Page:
microRNA Sequencing Service

What Is microRNA Sequencing

microRNA (miRNA) is a class of endogenous small non-coding RNA in eukaryotes, with a length of approximately 17 to 25 base pairs. Since the discovery of miRNA in 1993, advancements and discoveries in the field of small RNAs have revolutionized the understanding of gene regulation in the scientific community. From embryonic development to cell apoptosis and even tumor growth, miRNA plays a crucial role in a range of physiological and pathological processes. Various miRNAs associated with genetics, metabolism, infectious diseases, and tumors provide scientists with new perspectives for pathological research and may serve as reliable biomarkers for diseases. Scientists are actively exploring interventions and therapeutic treatments for diseases by manipulating miRNA functions and developing novel in vivo delivery methods. Furthermore, miRNA has been discovered to mediate cross-species evolution and adaptation, and there is still much more to explore regarding miRNA.

miRNA-seq is a high-throughput sequencing method developed to detect the expression of miRNAs. Drosha and Dicer, which are involved in miRNA processing, belong to the RNase III family of nucleases. Therefore, miRNAs have a 5' -PO4 group and a 3' -OH group, which can be directly used for ligation reactions. Additionally, miRNAs are characterized by their lengths of 18-30 nucleotides. Thus, by directly ligating total RNA and recovering the inserted fragments with lengths ranging from 18 to 30 nucleotides, miRNAs can be enriched, libraries can be constructed, and the expression of miRNAs can be analyzed.

Our miRNA Sequencing Service

CD Genomics applies high-throughput sequencing technology to sequence microRNA libraries. This technology allows for the acquisition of millions of microRNA sequences in a single run, enabling rapid identification of known and unknown microRNAs and their expression differences in different species, tissues, developmental stages, and disease states. Moreover, the next-generation sequencing technology has significant applications in the detection of microRNA complementary strands, microRNA editing, microRNA isoform detection, novel microRNA prediction, and microRNA target gene analysis. It provides a powerful tool for studying the role of microRNAs in cellular processes and their biological impacts.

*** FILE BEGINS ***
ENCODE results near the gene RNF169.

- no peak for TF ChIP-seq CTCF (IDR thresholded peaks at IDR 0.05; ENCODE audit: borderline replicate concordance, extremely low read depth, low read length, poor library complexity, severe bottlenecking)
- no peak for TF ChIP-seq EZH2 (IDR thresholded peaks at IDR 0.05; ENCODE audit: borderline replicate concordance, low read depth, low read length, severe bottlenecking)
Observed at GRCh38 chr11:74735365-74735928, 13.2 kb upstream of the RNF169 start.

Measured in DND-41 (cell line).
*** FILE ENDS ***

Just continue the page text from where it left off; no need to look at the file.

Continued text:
CD Genomics microRNA Sequencing Services include quantification of customer-provided total RNA or microRNA samples, followed by microRNA library construction, cluster generation, and sequencing. CD Genomics's microRNA sequencing service offers comprehensive and integrated services from sample extraction to data analysis. The service includes sample extraction quality control, library preparation, sequencing, bioinformatics analysis, and data reporting.

Characteristics of miRNA Sequencing Technology

High Sensitivity: Theoretically capable of detecting a single copy of microRNA in a single cell.

High Precision: Capable of detecting single-base differences in microRNA.

Unaffected by prior information interference, capable of identifying known microRNAs and discovering new ones.

Preserves directional information for strand-specific expression analysis.

Utilizes barcodes to economically analyze multiple samples in a single run.

Technological Applications

Standalone Use: Studying the expression of miRNAs during biological processes.

Standalone Use: Researching miRNA biomarkers in biological fluids such as serum, plasma, and exosomes.

Combined Use with mRNA-seq: Constructing miRNA-mRNA regulatory networks during biological processes.

Combined Use with circRNA-seq: Constructing miRNA-circRNA regulatory networks.

Multi-omics Integration: Building circRNA-miRNA-mRNA regulatory networks.

Service Advantages

Highest sensitivity and lowest bias.

Utilizes UMI (Unique Molecular Identifier) digital tags to correct false-positive duplicates introduced by PCR and sequencing.

Strong bioinformatics analysis team providing comprehensive analysis results.

miRNA Sequencing Service Workflow

miRNA Sequencing Service Workflow

Service Specification

microRNA Sequencing Service Sample requirements and preparation
  • Sample type: Total RNA without degradation or DNA contamination